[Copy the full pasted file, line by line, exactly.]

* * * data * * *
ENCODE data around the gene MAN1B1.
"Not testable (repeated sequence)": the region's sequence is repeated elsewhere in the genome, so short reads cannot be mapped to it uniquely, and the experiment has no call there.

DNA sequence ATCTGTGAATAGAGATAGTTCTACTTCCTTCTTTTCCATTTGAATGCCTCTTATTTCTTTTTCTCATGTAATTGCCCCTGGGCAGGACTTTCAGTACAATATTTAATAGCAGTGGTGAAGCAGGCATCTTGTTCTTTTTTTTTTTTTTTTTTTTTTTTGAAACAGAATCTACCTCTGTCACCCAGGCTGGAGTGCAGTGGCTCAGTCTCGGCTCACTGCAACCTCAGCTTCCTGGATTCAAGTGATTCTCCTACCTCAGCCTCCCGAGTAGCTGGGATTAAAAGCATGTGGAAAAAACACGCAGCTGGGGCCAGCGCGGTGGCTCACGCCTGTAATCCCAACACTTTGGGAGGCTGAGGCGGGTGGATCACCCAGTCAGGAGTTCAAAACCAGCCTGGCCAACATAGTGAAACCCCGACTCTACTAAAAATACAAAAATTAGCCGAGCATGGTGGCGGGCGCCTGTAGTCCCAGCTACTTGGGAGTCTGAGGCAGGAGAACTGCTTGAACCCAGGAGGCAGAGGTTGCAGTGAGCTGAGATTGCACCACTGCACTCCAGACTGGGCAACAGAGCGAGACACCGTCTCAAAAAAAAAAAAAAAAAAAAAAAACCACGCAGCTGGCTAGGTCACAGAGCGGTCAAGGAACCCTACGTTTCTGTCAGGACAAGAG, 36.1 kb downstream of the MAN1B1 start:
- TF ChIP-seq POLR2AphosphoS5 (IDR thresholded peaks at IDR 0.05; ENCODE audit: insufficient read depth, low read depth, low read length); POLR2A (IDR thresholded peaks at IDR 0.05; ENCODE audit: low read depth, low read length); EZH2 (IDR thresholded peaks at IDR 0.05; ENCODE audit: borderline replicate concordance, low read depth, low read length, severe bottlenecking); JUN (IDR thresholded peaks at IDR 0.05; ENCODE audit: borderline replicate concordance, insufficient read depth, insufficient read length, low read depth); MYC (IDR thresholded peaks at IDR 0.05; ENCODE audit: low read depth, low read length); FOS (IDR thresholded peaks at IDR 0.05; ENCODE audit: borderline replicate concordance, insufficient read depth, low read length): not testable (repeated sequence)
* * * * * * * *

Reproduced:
ENCODE data around the gene MAN1B1.
"Not testable (repeated sequence)": the region's sequence is repeated elsewhere in the genome, so short reads cannot be mapped to it uniquely, and the experiment has no call there.

DNA sequence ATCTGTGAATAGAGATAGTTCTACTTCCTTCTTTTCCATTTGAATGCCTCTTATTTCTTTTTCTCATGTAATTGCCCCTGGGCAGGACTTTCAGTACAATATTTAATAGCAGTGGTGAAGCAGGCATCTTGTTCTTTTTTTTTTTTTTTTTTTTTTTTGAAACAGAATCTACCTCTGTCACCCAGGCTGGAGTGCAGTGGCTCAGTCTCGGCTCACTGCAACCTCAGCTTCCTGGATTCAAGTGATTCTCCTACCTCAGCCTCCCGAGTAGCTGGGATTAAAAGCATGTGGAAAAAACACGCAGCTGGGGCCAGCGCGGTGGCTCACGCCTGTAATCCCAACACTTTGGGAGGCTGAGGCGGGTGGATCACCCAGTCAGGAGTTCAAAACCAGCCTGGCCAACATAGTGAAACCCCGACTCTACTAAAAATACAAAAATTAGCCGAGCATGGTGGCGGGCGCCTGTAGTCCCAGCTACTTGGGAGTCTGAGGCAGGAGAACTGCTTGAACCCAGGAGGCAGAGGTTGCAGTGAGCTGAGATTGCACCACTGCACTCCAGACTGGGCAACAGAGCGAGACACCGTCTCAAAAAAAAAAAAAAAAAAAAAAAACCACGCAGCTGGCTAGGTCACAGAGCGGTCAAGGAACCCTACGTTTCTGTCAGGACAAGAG, 36.1 kb downstream of the MAN1B1 start:
- TF ChIP-seq POLR2AphosphoS5 (IDR thresholded peaks at IDR 0.05; ENCODE audit: insufficient read depth, low read depth, low read length); POLR2A (IDR thresholded peaks at IDR 0.05; ENCODE audit: low read depth, low read length); EZH2 (IDR thresholded peaks at IDR 0.05; ENCODE audit: borderline replicate concordance, low read depth, low read length, severe bottlenecking); JUN (IDR thresholded peaks at IDR 0.05; ENCODE audit: borderline replicate concordance, insufficient read depth, insufficient read length, low read depth); MYC (IDR thresholded peaks at IDR 0.05; ENCODE audit: low read depth, low read length); FOS (IDR thresholded peaks at IDR 0.05; ENCODE audit: borderline replicate concordance, insufficient read depth, low read length): not testable (repeated sequence)